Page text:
You experience these adventures by leading your character (in this game you name him yourself, but in later installments he is rebranded Roger Wilco) using the cursor keys on your keyboard. Again, this came out in 1986, WASD didn't become the popular control scheme until many years later, and wouldn't have worked here anyway because all of your alphabet and number keys are used for typing. Yes, this game has a lot of typing. Want to pick up a grenade? You walk up to it with your cursor keys and type "pick up grenade". Wonder what that control panel on the wall is for? Walk over to it with the cursor keys and type "look at control panel".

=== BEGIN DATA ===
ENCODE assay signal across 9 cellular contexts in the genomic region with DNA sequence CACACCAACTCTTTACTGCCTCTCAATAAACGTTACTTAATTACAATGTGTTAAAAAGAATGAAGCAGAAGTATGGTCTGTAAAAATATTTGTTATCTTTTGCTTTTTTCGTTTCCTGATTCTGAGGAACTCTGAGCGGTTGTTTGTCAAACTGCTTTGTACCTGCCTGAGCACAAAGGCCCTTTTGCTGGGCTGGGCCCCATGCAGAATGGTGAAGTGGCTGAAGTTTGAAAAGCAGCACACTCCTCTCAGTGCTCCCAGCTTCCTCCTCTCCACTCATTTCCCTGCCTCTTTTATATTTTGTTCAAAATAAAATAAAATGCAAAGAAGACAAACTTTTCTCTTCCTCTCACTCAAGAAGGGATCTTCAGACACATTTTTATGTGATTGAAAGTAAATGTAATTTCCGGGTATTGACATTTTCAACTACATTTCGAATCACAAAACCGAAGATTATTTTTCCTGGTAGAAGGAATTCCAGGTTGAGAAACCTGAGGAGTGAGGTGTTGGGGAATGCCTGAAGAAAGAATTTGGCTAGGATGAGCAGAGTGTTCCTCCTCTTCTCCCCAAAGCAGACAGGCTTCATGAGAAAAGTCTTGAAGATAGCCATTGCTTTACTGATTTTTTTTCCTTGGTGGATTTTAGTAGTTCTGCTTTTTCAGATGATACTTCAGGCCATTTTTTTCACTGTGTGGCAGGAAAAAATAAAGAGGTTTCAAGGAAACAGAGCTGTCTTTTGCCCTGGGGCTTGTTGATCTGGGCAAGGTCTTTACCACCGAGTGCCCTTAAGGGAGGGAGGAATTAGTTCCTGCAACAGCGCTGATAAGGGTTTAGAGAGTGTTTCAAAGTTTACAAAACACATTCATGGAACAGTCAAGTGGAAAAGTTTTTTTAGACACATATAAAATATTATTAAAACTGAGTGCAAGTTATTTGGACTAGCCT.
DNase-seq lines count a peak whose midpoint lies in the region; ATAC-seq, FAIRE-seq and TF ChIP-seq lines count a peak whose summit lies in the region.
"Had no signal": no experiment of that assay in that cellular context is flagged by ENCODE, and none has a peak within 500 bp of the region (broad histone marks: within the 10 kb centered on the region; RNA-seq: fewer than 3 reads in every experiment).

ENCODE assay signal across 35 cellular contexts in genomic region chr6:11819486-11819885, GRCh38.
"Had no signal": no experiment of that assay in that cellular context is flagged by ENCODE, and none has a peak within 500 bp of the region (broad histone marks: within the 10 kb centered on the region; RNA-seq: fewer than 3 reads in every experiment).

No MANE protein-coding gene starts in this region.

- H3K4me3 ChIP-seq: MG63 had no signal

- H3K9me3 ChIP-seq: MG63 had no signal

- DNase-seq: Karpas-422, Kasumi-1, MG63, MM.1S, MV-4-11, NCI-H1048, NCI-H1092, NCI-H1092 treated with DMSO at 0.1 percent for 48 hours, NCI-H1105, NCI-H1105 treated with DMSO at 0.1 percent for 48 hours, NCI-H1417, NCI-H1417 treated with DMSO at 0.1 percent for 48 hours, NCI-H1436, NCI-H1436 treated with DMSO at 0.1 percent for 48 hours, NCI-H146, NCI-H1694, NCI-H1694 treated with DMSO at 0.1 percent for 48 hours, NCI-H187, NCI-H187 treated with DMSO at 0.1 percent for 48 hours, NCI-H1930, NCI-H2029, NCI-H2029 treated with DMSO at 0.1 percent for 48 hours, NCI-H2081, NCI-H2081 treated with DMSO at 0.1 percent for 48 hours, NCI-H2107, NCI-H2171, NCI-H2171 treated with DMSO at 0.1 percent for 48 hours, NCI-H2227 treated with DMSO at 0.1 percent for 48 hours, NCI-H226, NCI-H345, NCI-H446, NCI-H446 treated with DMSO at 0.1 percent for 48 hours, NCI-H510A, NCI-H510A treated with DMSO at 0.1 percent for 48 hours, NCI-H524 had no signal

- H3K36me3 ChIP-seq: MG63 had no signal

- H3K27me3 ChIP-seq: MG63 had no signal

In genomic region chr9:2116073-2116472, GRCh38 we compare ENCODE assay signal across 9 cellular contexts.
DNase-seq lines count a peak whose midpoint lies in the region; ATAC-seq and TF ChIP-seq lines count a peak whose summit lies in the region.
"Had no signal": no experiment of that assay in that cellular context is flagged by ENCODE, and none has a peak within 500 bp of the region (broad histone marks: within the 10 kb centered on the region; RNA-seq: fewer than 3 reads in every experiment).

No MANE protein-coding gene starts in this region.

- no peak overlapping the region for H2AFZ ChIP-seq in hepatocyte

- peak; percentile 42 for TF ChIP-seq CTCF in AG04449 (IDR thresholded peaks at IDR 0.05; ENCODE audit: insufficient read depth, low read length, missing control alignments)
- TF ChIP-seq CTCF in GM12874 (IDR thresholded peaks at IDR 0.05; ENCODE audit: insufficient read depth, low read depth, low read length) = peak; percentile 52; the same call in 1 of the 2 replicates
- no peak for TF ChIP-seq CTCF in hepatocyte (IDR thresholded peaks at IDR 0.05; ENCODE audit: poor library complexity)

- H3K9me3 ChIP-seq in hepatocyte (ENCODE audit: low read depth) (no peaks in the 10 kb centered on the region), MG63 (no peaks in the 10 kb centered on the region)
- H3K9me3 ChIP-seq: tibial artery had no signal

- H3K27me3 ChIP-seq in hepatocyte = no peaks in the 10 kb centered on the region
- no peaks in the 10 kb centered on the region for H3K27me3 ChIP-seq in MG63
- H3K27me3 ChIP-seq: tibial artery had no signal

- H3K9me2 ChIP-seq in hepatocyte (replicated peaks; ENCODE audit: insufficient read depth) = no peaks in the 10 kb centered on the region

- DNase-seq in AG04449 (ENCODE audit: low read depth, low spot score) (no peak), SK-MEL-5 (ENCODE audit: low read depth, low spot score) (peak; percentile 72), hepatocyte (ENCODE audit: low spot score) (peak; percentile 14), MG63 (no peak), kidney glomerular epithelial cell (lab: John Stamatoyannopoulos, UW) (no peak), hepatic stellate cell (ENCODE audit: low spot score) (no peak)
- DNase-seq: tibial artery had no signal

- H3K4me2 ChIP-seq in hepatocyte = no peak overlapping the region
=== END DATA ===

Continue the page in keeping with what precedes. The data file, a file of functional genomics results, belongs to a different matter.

I'm mentioning the cursor keys a lot because if you're too far away to perform the command you type in, your character will complain to you that he's too far away. Then you'll have to walk over to it and type in the command again. Many of you are probably cringing right now at the tediousness of the interface, but as archaic as they may seem to modern gamers, there is a reason these games were so popular. Typing in your commands gives you a freedom you just can't get from a point and click interface, and certainly not from a gamepad. You can literally type in anything, and while not every command is recognized, you will be amazed at how many are. Most commands that can't be followed will at least be answered with a humorous response. At times you'll be arguing back and forth with your character and forget that your not in a heated IM discussion.